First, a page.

December 16th 1945. The Cleveland Rams made a dramatic turnaround from ignited by their Future Hall of Fame quarterback Bob Waterfield. Rebounding from a 4-6 record and fourth place division finish, the Rams were now champions of the Western Conference and on their way to the NFL Championship game versus the Washington Redskins.
Waterfield made All-Pro his first season with the Rams. He doubled the passing yardage of Cleveland's quarterback Albie Reisz from the previous year and threw for six more touchdown passes.
The Redskins and Rams boasted the NFL's top two ranked offenses. The Redskins won the Eastern Conference on the arm of All-World quarterback Sammy Baugh.
Baugh had led the Washington Redskins to an NFL Championship in his rookie season in 1937. He matched the feat in 1942 and had eyes on a third despite facing a hostile environment on a frozen field. It would be the first time in eight years the Redskins had traveled to Cleveland.
Cleveland Rams owner Dan Reeves decided to move the game to Cleveland Stadium, with a capacity of 80,000. Anticipating the hype behind the Sammy Baugh vs. Bob Waterfield match-up, Reeves hoped to rake in at the box office and turn a profit for a change.
Unfortunately the weather did not cooperate. In anticipation of a major winter storm, the field was covered with 9,000 bales of hay upon a tarpaulin to keep the surface from freezing. By game-day, Cleveland had received eighteen inches of snow during the week and the thermometer read eight degrees below zero.
Thankfully there was enough manpower available to remove the hay; however trucks struggled to navigate its dispersal. The contingency plan was to pile up the hay bales on the sideline, up to ten bales high to make room for the game to be played.
As the game went on, the hay proved to be a mental respite from the cold for the players on the field, but it wasn't enough to ease the sting of an obscure circumstance that proved to be the difference in the game.
Passing from his own end zone, Sammy Baugh ripped one of his typical throws down the middle but an immovable object got in its way. The goal post.
Positioned in the front of the end zone at the time, Baugh's pass ricocheted off the uprights and bounced out of the back of the end zone. By rule a Safety was awarded to the Rams and a quick 2-0 lead.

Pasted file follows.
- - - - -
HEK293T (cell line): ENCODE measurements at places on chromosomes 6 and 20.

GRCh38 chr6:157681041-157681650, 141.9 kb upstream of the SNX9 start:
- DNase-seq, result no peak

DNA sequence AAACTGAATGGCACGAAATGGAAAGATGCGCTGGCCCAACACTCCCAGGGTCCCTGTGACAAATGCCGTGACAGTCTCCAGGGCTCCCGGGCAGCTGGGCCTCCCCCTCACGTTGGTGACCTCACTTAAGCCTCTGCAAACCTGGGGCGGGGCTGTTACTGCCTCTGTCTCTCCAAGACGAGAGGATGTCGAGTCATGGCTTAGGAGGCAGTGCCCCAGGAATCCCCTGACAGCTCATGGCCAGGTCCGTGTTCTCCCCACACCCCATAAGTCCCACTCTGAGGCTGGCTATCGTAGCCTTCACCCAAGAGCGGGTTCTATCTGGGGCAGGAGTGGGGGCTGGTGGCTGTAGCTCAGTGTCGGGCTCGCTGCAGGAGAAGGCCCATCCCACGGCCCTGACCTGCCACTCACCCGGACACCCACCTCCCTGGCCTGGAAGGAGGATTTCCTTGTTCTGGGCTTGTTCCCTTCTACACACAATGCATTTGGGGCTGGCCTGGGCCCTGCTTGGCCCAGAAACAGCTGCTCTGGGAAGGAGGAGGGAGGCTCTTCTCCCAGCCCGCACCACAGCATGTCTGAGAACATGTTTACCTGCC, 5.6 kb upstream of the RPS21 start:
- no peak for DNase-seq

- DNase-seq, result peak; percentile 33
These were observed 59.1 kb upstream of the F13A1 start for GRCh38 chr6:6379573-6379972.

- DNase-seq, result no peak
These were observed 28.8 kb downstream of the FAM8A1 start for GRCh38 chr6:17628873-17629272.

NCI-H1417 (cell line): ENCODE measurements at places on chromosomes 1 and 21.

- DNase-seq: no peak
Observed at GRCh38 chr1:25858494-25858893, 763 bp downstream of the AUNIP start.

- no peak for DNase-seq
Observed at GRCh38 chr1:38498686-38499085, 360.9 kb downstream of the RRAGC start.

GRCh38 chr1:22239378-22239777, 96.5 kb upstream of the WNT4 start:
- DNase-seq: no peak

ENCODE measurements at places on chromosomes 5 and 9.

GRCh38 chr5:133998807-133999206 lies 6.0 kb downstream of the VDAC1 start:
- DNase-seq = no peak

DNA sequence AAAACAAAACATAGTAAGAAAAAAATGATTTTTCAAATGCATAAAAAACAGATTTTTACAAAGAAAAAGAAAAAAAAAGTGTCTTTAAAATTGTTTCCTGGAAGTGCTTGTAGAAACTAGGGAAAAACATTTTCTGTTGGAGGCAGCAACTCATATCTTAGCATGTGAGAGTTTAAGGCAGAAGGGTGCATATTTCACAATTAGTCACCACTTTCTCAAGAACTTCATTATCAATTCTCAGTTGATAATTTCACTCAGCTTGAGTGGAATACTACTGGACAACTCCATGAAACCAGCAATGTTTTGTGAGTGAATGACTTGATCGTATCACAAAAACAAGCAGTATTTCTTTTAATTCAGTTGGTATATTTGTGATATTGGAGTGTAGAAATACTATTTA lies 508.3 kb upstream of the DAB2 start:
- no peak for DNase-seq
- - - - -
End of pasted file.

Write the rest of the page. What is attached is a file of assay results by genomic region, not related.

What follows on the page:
Baugh was quickly bounced from the game due to injury giving full reign to Bob Waterfield to showcase his skills. Despite the elements, Waterfield connected on touchdown passes of thirty-seven and forty-four yards but neither was the most important play of the game.
With the Redskins driving in the final minutes of the game, Washington running back Steve Bagarus found an opening. Able to shed one tackler there was open field ahead along with the go-ahead score.
These were the days of ironmen. Waterfield, like Baugh played defensive back as well and was on the field that pivotal play. With one last ditch effort, Waterfield dove and reached out just enough to trip up Bagarus and save the day.
Waterfield was named game MVP leading the Rams to the 15-14 nail biting win. It was the first for Cleveland since the Cleveland Bulldogs won the NFL Championship in 1924 before the days of a championship game.
Weather has not played a role in championship games during the Super Bowl era as it did in the earlier days of professional football. All games were played outdoors, usually in the northeast during the coldest part of the year.
Perhaps we have gotten a bit spoiled with warm climates for Super Bowl games. The NFL apparently feels so. The 2014 Super Bowl will be played outdoors at MetLife Stadium in East Rutherford, New Jersey on February 2, 2014.